MERV GRIFFIN Biography - Other artists & entretainers


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Name: Mervyn Edward Griffin, Jr.                                                   
Born: 6 July 1925 San Mateo, California, United States                             
Died: 12 August 2007 Los Angeles, California, United States                         
Mervyn Edward "Merv" Griffin, Jr. (July 6, 1925 - August 12, 2007) was an           
American talk show host, game show host, entertainer, pianist, television           
personality and raconteur. He began his career as a singer and also appeared       
in movies and on Broadway; he later became host of his own TV show, The Merv       
Griffin Show, and created the long-running award-winning game shows Jeopardy!       
and Wheel of Fortune, becoming an entertainment business magnate.                   
Griffin started as a singer on radio at age 19, appearing on San Francisco         
Sketchbook, a nationally syndicated program based at KFRC. Griffin was slightly     
overweight as a teenager, which disappointed his radio fans seeing him for the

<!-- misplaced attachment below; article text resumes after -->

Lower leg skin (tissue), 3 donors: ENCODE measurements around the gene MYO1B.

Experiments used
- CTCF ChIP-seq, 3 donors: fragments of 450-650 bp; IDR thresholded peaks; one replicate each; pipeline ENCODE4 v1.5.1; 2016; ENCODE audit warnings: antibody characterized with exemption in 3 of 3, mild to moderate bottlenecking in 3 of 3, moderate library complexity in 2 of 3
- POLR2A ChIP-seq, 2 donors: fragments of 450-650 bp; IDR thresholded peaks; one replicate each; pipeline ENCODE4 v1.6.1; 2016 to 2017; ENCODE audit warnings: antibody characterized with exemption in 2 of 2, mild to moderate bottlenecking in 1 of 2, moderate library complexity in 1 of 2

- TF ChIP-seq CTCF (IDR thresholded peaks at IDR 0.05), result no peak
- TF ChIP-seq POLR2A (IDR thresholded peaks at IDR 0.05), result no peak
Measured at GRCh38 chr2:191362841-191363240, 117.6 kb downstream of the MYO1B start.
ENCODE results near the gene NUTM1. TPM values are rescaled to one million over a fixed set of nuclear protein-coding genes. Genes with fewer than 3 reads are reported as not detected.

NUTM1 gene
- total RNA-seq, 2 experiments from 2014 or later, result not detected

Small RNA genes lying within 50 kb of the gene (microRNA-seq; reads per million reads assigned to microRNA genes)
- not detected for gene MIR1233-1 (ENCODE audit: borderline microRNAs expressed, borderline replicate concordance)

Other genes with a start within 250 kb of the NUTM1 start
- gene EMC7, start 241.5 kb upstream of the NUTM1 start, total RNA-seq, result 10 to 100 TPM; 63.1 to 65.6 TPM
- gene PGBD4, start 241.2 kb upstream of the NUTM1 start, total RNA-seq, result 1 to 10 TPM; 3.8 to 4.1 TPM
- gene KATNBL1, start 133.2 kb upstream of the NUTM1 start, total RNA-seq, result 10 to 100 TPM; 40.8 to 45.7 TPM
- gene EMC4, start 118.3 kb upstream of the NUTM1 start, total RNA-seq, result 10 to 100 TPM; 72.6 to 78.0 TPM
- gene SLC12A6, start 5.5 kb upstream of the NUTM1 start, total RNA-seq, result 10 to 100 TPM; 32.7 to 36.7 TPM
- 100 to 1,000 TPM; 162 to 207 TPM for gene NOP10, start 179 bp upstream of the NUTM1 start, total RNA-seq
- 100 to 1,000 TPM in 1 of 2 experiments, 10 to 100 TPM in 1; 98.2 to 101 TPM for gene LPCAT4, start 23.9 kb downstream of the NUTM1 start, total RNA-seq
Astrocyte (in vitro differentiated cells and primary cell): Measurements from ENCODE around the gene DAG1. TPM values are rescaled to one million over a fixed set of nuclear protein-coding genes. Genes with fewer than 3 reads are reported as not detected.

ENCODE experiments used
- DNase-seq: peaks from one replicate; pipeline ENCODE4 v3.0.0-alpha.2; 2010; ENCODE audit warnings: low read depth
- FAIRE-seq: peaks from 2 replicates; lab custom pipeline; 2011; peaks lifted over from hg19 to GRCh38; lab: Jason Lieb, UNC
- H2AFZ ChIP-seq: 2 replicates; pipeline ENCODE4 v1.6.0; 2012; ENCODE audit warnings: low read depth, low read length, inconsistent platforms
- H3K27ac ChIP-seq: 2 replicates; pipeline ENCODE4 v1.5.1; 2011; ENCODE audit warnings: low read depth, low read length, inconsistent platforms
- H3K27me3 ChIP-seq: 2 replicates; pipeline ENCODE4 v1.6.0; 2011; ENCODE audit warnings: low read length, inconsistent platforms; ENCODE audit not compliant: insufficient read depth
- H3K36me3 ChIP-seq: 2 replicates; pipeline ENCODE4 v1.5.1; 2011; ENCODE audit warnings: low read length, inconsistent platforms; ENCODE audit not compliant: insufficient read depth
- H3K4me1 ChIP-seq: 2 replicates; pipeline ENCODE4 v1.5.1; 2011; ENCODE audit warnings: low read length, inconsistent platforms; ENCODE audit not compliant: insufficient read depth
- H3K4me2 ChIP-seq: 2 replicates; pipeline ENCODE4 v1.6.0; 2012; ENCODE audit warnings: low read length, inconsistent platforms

first time to the point of laughter. Embarrassed by this rude reaction, Griffin     
resolved to lose weight and change his image. True to his word, Griffin lost 80     
pounds in a remarkable four months and matured into a handsome big band vocalist.   
Freddy Martin was a fan of the radio show and asked Griffin to tour with his       
orchestra, which he did for four years.                                             
Within a year, Griffin earned enough to form his own record label, Panda Records,   
which produced Songs by Merv Griffin, the first American album ever recorded on     
magnetic tape. He became increasingly popular with nightclub audiences, and his     
fame soared among the general public with his 1950 hit I've Got a Lovely Bunch     
of Coconuts. The song reached the number one spot on the Hit Parade and sold       
three million copies.                                                               
During one of his nightclub performances, Griffin was discovered by Doris Day.     
Day arranged for a screen test at Warner Brothers Studios for a role in By the     
Light of the Silvery Moon. Griffin didn't get the part, but the screen test led     
to supporting roles in other musical films such as So This is Love in 1953.[5]     
The film caused a minor controversy when Griffin shared an open-mouthed kiss       
with Kathryn Grayson. The kiss was a first in Hollywood film history since the     
introduction of the Production Code in 1934.                                       
Griffin would go on to film more pictures, namely, The Boy From Oklahoma and       
Phantom of the Rue Morgue, but soon became disillusioned with movie making.         
Griffin bought his contract back from Warner Brothers and decided to focus on a     
new medium: television.